| 1:35 am on Nov 1, 2002 (gmt 0)|
I've read numerous bits that people know where, when, how, and by whom their sites are being spidered. How does one know and monitor this information?
| 4:07 am on Nov 1, 2002 (gmt 0)|
By reading the server logs for the domain in question. Most decent web hosting packages will provide raw logs (a line-by-line list of every request for a document, image, script, etc. requested by a browser or spider) and also some sort of log analysis tool that takes those raws logs and crunches them into more usable forms, such as "List of browsers used by visitors", "List of referers", etc.
Sites hosted on "freebie" accounts like GeoCities usually have no logs available. An alternative is to install a link on your page(s) to a remote "hit counting" and logging service. These hit counters will log basic summary information about visitors to your site. Some are free, and some charge a monthly fee. An example would be webstats (do a search for many more). There may be privacy issues involved for both you and your vistors - I would urge you to read the Terms of Service thoroughly before signing up with one of these services.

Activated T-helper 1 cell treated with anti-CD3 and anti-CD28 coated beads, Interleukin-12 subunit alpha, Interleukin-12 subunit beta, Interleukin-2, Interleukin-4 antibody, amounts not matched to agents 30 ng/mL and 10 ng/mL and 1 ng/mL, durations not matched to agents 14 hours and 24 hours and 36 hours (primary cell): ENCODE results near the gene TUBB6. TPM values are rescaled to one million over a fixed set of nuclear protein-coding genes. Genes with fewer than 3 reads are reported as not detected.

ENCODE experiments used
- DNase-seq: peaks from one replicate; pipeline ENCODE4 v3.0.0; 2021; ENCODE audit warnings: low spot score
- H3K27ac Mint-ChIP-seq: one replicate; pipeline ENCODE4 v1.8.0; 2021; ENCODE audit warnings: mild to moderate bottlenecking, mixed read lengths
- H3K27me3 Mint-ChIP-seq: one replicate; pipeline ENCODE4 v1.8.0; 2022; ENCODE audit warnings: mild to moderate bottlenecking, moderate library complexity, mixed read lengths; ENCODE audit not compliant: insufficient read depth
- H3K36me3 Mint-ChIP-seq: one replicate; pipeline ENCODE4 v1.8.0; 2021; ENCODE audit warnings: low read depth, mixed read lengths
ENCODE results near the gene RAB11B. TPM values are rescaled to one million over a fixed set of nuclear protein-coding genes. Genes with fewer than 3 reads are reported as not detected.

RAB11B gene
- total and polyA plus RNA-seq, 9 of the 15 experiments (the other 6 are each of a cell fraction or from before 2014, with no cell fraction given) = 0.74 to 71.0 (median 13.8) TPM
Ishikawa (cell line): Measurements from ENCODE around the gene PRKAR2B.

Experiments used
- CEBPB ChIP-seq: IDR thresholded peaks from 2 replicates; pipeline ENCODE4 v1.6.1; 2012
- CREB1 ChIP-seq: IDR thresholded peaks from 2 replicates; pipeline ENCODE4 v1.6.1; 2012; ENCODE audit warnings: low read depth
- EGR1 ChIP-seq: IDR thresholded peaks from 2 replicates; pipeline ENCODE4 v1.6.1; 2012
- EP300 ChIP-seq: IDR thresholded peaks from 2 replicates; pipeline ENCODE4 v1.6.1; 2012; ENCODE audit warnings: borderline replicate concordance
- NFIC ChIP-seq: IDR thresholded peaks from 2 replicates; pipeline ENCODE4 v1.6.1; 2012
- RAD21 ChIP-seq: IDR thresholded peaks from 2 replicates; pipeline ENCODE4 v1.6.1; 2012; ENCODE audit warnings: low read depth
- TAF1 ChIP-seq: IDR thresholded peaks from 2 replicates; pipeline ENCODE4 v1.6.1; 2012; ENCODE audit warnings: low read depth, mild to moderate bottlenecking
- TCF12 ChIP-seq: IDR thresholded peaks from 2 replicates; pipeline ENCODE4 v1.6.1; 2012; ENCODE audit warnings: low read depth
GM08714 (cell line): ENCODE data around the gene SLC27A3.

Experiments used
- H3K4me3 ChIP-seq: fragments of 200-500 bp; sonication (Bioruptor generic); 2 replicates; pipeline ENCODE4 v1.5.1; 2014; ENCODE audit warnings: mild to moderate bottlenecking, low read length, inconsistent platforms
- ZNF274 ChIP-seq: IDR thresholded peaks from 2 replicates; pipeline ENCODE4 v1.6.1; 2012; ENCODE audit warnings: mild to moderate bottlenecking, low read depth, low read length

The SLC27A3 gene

| 11:14 pm on Nov 1, 2002 (gmt 0)|
OK, I've got the server logs. I see the IP's but don't know how to tell who they are.
| 11:28 pm on Nov 1, 2002 (gmt 0)|
There's a good resource over on Search Engine World, WebmasterWorld's sister site:
Also, see the Spider Knowledge Base:
| 11:49 pm on Nov 1, 2002 (gmt 0)|
Great, I've got it. But is there a way to automate the search in these large daily log files so to find and report on spider activity? The web stats package that is available to me (DeepMetrix LiveStats) seems not to report on crawling, but every other kind of stat imaginable.